In an era concerned with the survival of Indigenous languages, language as a general phenomenon needs to be thought of as thoroughly connected to one’s worldview. In this article, I propose a different conception of language that sides more with what I call ‘the worlding of things’ than linguistics. To foreshadow my speculations on language, I consider the possibility that, within the representation of one entity in perception, there exist all other entities. An entity is hence ‘worlded’—a key aspect of the term ‘whakapapa’.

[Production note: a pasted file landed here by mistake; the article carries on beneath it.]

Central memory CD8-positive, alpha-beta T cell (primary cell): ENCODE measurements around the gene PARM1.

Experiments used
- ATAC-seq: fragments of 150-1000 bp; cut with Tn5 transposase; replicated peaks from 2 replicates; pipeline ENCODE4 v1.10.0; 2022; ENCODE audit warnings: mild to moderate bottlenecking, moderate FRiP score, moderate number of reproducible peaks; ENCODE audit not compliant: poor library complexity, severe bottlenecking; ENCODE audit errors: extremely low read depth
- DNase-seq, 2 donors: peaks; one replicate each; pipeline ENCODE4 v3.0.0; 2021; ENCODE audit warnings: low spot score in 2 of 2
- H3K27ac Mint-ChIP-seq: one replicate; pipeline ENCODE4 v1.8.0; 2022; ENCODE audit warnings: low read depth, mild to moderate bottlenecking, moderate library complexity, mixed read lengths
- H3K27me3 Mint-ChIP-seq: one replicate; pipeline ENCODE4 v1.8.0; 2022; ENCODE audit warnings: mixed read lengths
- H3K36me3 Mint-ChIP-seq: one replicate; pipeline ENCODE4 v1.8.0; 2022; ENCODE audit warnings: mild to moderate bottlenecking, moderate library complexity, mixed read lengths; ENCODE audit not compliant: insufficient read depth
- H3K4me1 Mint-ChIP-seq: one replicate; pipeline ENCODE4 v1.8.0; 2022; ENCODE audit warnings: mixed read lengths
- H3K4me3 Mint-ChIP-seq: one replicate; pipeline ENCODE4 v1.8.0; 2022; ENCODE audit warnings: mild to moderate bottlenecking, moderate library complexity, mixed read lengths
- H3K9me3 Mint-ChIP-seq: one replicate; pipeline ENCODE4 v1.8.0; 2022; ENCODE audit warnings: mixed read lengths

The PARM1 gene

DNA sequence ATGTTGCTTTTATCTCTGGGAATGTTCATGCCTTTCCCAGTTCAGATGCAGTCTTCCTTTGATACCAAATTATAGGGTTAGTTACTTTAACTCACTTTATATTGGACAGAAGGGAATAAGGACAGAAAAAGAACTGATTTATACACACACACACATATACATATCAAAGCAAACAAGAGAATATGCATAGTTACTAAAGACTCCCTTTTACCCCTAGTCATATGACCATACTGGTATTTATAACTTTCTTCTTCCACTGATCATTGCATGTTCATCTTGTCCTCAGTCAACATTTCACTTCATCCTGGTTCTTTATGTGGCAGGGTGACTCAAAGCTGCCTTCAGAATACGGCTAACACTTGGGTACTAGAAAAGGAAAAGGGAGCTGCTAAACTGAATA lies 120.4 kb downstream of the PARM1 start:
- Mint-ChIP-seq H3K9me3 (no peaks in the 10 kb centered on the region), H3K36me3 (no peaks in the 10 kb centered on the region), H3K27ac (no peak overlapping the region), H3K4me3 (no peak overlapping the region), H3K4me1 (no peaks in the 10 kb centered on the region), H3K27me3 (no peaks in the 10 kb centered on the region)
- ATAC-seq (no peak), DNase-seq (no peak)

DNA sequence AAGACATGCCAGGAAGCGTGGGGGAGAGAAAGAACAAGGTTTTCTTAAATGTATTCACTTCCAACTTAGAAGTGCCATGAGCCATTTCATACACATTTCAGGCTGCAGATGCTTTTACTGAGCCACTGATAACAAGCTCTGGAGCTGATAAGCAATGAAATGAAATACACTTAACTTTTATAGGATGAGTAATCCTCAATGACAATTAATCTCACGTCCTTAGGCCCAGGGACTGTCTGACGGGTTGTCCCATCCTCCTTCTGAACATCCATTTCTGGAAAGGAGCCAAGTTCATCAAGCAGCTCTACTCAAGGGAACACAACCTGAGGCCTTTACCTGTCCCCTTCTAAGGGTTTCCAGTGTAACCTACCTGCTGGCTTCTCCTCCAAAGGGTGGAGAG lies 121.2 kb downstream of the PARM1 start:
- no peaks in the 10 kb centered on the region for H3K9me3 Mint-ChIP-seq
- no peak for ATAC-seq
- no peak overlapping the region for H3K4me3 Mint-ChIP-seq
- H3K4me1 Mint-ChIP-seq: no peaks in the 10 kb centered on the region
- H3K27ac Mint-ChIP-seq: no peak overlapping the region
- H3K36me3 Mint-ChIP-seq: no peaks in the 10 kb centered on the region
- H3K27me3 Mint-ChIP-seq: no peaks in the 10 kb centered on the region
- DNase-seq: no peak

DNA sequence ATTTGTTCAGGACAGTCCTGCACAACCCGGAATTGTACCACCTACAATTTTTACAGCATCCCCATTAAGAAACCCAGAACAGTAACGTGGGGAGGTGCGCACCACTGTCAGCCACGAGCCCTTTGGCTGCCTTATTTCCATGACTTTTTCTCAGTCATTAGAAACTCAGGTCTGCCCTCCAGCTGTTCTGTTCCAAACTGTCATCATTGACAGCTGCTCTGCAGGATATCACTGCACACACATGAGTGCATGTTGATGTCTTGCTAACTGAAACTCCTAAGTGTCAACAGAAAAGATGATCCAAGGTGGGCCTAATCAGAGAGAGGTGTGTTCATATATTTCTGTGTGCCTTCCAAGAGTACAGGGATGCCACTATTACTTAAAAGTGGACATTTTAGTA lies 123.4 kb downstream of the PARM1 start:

For Māori, the philosophical consequences of colonization are a hugely important issue, due to both the subtlety and the omnipresence of Western metaphysics. In this article I refer to the “metaphysics of presence” through one major Western thinker—Martin Heidegger—who identified “presence” as a problem for the West. He proposes that the metaphysics of presence underpins every perception in the West and that it is the fundamental mistake of philosophers since Plato but becoming ascendant with Aristotle.